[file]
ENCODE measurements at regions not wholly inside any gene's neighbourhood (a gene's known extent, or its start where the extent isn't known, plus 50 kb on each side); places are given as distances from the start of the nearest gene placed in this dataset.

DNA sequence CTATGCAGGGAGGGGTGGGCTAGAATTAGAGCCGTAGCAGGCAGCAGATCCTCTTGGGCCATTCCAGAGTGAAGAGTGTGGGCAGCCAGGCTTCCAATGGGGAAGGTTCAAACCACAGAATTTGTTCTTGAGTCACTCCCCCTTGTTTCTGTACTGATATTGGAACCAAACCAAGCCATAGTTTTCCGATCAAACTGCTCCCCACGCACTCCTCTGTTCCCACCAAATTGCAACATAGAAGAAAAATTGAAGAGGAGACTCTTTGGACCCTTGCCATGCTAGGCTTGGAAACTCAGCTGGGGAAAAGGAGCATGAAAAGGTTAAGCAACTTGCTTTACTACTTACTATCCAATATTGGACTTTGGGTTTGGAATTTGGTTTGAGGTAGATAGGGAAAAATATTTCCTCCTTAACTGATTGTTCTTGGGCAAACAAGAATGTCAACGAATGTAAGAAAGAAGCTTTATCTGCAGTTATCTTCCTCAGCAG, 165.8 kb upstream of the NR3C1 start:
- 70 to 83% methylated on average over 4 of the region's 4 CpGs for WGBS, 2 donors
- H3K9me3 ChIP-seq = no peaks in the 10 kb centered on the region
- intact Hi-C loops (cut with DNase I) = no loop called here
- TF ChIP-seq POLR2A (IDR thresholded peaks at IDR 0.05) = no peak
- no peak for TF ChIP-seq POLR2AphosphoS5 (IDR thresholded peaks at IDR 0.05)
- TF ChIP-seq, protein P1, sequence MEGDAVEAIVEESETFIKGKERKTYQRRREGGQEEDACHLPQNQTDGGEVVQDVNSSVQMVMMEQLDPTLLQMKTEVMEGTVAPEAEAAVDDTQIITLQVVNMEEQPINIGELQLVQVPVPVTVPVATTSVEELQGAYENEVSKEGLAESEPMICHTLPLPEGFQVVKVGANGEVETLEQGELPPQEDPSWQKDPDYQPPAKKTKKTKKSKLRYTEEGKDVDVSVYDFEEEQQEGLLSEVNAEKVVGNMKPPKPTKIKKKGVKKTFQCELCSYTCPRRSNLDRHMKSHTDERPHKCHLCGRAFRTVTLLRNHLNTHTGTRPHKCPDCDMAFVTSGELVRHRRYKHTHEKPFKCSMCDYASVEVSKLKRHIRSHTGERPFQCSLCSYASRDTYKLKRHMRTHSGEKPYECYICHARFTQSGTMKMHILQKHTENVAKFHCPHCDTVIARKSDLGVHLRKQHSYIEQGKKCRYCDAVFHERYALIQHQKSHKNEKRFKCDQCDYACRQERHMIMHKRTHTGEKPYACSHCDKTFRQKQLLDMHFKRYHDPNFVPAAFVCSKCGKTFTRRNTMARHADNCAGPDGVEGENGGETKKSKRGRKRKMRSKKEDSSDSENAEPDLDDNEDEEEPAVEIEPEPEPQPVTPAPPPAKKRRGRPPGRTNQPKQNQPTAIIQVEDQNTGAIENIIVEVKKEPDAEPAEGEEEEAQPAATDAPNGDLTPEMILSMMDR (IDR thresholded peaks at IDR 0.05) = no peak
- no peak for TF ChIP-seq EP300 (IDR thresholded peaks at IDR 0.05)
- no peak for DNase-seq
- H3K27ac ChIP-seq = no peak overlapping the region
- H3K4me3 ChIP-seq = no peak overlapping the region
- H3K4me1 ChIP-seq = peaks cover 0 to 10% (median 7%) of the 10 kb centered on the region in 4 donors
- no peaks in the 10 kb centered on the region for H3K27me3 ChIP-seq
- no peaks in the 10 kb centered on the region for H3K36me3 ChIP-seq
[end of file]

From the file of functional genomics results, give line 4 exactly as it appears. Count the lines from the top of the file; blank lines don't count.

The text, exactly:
- H3K9me3 ChIP-seq = no peaks in the 10 kb centered on the region